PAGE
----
reduction, a low GI diet can achieve greater reductions in
blood pressure than a higher GI eating plan . Further
research is needed to determine whether a low GI diet,
independent of weight loss, is also effective at lowering
blood pressure. Furthermore, the most successful dietary
intervention for hypertension has been the DASH (Dietary
Approaches to Stopping Hypertension) diet, which is high
in fruit, vegetables, whole grains, and low-fat dairy
products and therefore likely to be relatively low GI .
The DASH dietary intervention has also been shown to
improve insulin sensitivity .
The Effect of GI on Diabetes Complications
Although there are no studies looking specifically at the
effect of a low GI diet in reducing the risk of diabetes-
related complications, the improvements in glycemic
control and cardiovascular risk factors seen with a low GI
diet can be predicted to reduce the risk and progression of
Individuals with diabetes have a significantly greater risk
of developing CVD, estimated to be two to four times
higher than those without diabetes . Strategies to reduce
CVD risk are therefore important. In addition to improve-
ments in lipids and blood pressure, a low GI diet has been
found to improve inflammatory markers including plasmin-
ogen activator inhibitor-1 [44, 51, 52] and C-reactive
protein levels [53, 54].
122 Curr Diab Rep (2011) 11:120–127
Most studies looking at the association between dietary
GI and CVD risk have found higher HDL, lower
triglyceride, or lower coronary heart disease risk in those
with lowest compared with highest dietary GI and GL [55–
60]. A meta-analysis of observational studies found a
significant positive relationship between dietary GI and
coronary heart disease risk, with the degree of protection
similar to that of higher fiber or whole-grain intakes [6•].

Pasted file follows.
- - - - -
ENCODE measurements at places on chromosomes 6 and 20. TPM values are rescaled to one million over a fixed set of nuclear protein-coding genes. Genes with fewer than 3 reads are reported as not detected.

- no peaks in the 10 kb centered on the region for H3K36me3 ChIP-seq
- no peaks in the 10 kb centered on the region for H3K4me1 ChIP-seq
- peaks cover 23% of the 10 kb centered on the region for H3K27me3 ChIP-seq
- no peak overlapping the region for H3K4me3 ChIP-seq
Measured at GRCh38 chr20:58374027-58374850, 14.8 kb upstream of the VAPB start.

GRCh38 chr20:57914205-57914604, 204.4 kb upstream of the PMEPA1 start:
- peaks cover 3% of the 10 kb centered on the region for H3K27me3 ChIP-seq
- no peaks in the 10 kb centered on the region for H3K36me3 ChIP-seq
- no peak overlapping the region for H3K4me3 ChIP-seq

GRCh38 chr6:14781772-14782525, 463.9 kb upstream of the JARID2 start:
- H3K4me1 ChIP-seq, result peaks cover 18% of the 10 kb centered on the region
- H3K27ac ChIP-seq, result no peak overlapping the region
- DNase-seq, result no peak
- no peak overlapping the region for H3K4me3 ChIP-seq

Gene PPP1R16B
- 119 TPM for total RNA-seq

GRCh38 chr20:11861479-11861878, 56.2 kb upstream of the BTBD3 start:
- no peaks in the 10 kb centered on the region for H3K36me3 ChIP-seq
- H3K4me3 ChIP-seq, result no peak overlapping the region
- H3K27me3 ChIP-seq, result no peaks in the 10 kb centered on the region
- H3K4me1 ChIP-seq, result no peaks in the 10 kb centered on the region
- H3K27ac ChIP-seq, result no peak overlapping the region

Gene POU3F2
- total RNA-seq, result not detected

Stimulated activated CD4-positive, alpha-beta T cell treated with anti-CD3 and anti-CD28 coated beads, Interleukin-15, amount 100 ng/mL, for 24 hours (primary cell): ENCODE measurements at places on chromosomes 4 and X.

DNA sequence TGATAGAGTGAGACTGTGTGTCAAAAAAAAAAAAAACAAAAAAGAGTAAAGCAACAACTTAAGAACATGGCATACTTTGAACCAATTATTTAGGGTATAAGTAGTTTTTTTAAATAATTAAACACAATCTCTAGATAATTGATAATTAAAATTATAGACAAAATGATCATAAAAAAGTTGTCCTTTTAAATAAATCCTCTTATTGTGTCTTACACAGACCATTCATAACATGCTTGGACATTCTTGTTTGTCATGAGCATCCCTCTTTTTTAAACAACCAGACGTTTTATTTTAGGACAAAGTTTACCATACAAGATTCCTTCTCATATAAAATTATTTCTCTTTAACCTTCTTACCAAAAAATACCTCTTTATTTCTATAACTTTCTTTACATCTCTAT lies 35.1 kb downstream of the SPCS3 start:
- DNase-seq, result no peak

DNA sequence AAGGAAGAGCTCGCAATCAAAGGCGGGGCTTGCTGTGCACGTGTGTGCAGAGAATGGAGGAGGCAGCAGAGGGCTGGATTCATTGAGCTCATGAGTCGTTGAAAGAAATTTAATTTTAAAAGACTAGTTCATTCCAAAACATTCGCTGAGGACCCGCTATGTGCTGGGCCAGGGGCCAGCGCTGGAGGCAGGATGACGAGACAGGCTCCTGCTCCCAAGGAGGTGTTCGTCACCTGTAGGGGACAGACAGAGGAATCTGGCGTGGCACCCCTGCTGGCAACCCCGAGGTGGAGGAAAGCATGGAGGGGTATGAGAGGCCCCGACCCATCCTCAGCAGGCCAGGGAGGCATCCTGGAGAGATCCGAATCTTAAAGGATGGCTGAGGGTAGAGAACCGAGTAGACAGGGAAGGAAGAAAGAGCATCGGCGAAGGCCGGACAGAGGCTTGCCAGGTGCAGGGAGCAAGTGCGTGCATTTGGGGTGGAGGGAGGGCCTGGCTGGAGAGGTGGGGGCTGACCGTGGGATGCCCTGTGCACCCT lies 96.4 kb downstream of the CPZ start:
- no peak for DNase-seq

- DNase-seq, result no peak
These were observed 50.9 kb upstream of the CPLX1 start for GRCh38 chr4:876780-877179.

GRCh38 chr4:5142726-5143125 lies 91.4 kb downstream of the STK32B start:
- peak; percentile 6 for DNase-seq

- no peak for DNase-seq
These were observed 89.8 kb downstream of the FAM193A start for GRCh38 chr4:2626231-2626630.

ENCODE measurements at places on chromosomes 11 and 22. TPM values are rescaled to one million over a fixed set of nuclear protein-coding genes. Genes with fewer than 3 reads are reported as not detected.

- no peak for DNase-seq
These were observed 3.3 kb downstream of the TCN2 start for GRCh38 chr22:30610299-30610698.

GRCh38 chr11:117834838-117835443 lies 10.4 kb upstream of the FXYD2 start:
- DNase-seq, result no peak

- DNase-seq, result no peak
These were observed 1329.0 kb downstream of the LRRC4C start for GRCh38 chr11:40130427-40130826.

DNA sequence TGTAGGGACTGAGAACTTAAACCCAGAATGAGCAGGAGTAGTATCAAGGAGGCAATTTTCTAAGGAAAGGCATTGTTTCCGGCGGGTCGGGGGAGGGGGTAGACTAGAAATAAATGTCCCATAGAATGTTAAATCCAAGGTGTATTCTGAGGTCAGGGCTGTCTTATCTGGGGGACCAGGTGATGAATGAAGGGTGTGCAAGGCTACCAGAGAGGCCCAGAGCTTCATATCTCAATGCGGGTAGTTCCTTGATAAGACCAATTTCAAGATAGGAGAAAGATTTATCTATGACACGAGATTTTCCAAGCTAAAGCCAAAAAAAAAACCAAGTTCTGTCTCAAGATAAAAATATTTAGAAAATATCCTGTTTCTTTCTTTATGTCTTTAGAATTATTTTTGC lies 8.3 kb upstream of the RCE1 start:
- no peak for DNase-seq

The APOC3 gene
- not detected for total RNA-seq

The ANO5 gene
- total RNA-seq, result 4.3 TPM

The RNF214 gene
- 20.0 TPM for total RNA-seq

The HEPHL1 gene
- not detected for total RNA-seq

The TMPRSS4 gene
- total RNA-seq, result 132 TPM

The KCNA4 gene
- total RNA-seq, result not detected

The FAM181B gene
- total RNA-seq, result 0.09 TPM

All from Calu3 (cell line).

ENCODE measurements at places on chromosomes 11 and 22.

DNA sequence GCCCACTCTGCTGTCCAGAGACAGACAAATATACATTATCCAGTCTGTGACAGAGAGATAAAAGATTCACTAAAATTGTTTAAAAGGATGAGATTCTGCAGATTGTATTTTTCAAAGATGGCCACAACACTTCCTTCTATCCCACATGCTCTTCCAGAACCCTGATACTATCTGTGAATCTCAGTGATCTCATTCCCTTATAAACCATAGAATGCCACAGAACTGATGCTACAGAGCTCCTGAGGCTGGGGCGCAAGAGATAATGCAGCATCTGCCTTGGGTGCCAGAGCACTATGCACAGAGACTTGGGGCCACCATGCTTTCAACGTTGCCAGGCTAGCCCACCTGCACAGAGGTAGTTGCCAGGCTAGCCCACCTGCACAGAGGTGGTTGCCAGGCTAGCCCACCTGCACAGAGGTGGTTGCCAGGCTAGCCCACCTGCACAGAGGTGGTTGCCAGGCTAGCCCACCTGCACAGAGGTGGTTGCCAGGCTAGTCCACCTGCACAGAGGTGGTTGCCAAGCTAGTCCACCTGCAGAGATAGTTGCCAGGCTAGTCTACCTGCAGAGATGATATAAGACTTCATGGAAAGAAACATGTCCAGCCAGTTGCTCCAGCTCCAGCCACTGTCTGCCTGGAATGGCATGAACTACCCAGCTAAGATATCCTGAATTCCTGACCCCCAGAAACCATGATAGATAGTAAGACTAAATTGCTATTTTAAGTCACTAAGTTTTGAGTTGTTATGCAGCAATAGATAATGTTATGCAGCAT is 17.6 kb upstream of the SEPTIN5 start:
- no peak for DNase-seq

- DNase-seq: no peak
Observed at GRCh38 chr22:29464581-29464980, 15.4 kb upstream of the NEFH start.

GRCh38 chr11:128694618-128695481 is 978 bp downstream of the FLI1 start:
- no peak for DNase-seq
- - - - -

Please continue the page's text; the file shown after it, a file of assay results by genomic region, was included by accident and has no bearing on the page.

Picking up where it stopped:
More recently, a high GI diet has been associated with
increased risk of myocardial infarction in a large cohort of
Danish men and women , and coronary heart disease in
a large cohort of Italian women .
A high GI diet has also been associated with higher risk
of hemorrhagic stroke in women, with a stronger relation-
ship in those who are overweight , in a cohort of older
(49+ years) Australians ; also, in postmenopausal
women, high GI diets have been linked to greater
atherosclerotic progression .
In addition to traditional risk factors, there are a number
of reasons that may explain the possible reduction in risk of
CVD with a low GI diet. One such reason is the reduction
in postprandial hyperglycemia seen with a lower GI diet.
Postprandial hyperglycemia is now recognized as an
important risk factor for CVD regardless of diabetes status
[66–70] and a positive linear relationship between post-
challenge blood glucose levels and CVD risk has been
found, even in the nondiabetic range . One study found
postchallenge glucose and glycemic spikes to be more
strongly associated with carotid intima-media thickness and